• Reserve ample time for interviews and evaluations as bias emerges more when evaluators are limited by time pressure.
  • Ensure diverse candidates have opportunity to engage with other diverse individuals during the interview process.
  • Provide opportunities for candidates to engage with diverse faculty or leadership on their interview day, either as interviewer, over lunch/dinner, etc.
  • Ask applicants what diversity and inclusion means to them.
  • Encourage candidates to speak about their views on diversity and inclusion, including their plans for implementing diversity and inclusion in the workplace.
  • Ask applicants in faculty searches to provide a statement on diversity and inclusion to assess their sensitivity to diversity and inclusion issues.
  • Have the applicant provide a statement describing their previous experiences and/or future goals in mentoring and fostering diversity in science.
  • Look beyond academic excellence in making shortlists of successful candidates for qualities such as the ability to interact with diverse colleagues/trainees/students, mentoring abilities, and experiences gained from non-traditional career paths.
  • Emphasize enhanced culture of safety in surrounding community.
  • Highlight policies that support family needs and work/life balance (e.g., parental leave, extended time to tenure, flexible work options, etc.)
  • Support a systematic mentoring program and share the strength of the mentoring program with candidates
  • Discuss opportunities to enhance careers in traditional and non-traditional ways.
  • Emphasize support for dual career transitions.
  • Emphasize opportunities to support work/life balance.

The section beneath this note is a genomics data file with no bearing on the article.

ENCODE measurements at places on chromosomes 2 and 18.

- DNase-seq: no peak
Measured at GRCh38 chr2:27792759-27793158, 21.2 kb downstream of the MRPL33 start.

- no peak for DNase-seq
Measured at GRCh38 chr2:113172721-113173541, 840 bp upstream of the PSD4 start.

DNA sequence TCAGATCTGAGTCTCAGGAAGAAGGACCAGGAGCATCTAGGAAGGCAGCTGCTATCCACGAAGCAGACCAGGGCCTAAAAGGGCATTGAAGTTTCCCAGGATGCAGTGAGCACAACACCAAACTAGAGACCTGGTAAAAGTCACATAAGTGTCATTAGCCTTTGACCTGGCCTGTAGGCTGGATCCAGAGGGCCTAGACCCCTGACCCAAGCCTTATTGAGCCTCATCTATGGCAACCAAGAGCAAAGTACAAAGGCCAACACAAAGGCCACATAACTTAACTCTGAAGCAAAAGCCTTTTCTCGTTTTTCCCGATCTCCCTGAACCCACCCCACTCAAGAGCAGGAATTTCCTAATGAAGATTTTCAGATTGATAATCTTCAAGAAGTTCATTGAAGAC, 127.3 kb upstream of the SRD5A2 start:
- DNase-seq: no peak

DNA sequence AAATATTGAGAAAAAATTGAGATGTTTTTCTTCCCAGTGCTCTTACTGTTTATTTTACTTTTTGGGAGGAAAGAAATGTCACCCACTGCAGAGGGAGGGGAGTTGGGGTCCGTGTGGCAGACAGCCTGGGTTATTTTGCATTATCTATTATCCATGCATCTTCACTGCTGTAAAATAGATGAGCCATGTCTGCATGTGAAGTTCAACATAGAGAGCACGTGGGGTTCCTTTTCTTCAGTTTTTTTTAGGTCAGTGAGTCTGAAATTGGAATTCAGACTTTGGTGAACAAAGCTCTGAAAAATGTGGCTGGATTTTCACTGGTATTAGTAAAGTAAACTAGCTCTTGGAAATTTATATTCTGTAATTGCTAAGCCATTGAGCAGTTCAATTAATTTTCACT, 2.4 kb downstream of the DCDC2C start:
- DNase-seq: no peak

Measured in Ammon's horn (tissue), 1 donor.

• Emphasize competitive salary and adequate time to do research.
  • Respect candidate’s privacy, avoid personal question.

Click the links below for other resources from the Duke Office of Institutional Equity which includes additional tips and best practices for selecting candidates for interview.

Selecting Candidate for Hire

Once candidates have been interviewed, the committee will need to evaluate each potential hire and determine who will be offered the position. The search committee will either make a recommendation or provide the summary of the candidate evaluations to the department/center/institute chair. As stated previously, reminding committee members about the potential for “bias creep” will be extremely important. Members should also make sure to review the suggested ideal candidate criteria and specifically avoid language and discussions related to “fit”. Members may need to recuse themselves or decline to participate in certain discussions if there are conflicts or personal relationships. The search committee chair will also need to work to ensure he/she manages his/her potential influence on search committee members related to power dynamics within the group.

  • Evaluate interview feedback and disqualify candidates based on pre-determined objective criteria
  • Develop “short list” and assess reasons for eliminating other candidates
  • Hire those whom we expect to promote and retain
  • Avoid excessive selection factors or hiring expectations that can unconsciously restrict the number of accepted diversity applicants (i.e., requiring excessive years of experience, medical school they attended, grade-point average etc.
  • Be cognizant that recommenders likely hold unconscious bias

Process Review

This is an often missed opportunity to improve upon the search process for future hires. Search committee chairs or department leadership should consider gathering qualitative and/or quantitative feedback on the process itself and then consider sharing this with department/center/institute members. It will also be important at this stage to acknowledge the search committee and chair broadly, thereby recognizing their service to the department/center/institute.

  • Consider creating a formal evaluation of the search committee process and/or chair. Share this information with search committee members.
  • Send a message of thanks and the outcome of the search process.
  • Assess the effectiveness of the search process and recommend any improvements for future recruitment
  • Track hiring patterns and identify the ones who have a low and high diversity hiring success rate. Leverage the activities of the high success rate manager to coach and guide managers with lower success rates.